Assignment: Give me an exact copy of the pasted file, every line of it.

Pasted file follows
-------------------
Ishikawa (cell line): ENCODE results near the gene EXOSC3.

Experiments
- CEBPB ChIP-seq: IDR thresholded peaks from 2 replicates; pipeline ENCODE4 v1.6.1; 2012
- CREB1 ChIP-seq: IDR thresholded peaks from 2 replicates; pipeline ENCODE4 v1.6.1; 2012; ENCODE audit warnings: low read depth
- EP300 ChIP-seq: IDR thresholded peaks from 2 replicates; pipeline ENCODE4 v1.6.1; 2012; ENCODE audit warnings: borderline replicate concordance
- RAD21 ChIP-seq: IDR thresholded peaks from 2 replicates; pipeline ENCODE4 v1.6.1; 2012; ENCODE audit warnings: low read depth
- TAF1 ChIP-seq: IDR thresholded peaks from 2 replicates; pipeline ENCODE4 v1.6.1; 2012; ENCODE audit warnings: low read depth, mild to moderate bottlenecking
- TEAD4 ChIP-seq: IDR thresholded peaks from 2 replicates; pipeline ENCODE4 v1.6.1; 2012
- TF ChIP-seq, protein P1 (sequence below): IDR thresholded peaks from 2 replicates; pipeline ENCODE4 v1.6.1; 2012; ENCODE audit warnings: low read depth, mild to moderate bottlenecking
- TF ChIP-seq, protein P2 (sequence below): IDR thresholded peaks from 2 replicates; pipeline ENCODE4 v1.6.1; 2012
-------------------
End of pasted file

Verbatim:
Ishikawa (cell line): ENCODE results near the gene EXOSC3.

Experiments
- CEBPB ChIP-seq: IDR thresholded peaks from 2 replicates; pipeline ENCODE4 v1.6.1; 2012
- CREB1 ChIP-seq: IDR thresholded peaks from 2 replicates; pipeline ENCODE4 v1.6.1; 2012; ENCODE audit warnings: low read depth
- EP300 ChIP-seq: IDR thresholded peaks from 2 replicates; pipeline ENCODE4 v1.6.1; 2012; ENCODE audit warnings: borderline replicate concordance
- RAD21 ChIP-seq: IDR thresholded peaks from 2 replicates; pipeline ENCODE4 v1.6.1; 2012; ENCODE audit warnings: low read depth
- TAF1 ChIP-seq: IDR thresholded peaks from 2 replicates; pipeline ENCODE4 v1.6.1; 2012; ENCODE audit warnings: low read depth, mild to moderate bottlenecking
- TEAD4 ChIP-seq: IDR thresholded peaks from 2 replicates; pipeline ENCODE4 v1.6.1; 2012
- TF ChIP-seq, protein P1 (sequence below): IDR thresholded peaks from 2 replicates; pipeline ENCODE4 v1.6.1; 2012; ENCODE audit warnings: low read depth, mild to moderate bottlenecking
- TF ChIP-seq, protein P2 (sequence below): IDR thresholded peaks from 2 replicates; pipeline ENCODE4 v1.6.1; 2012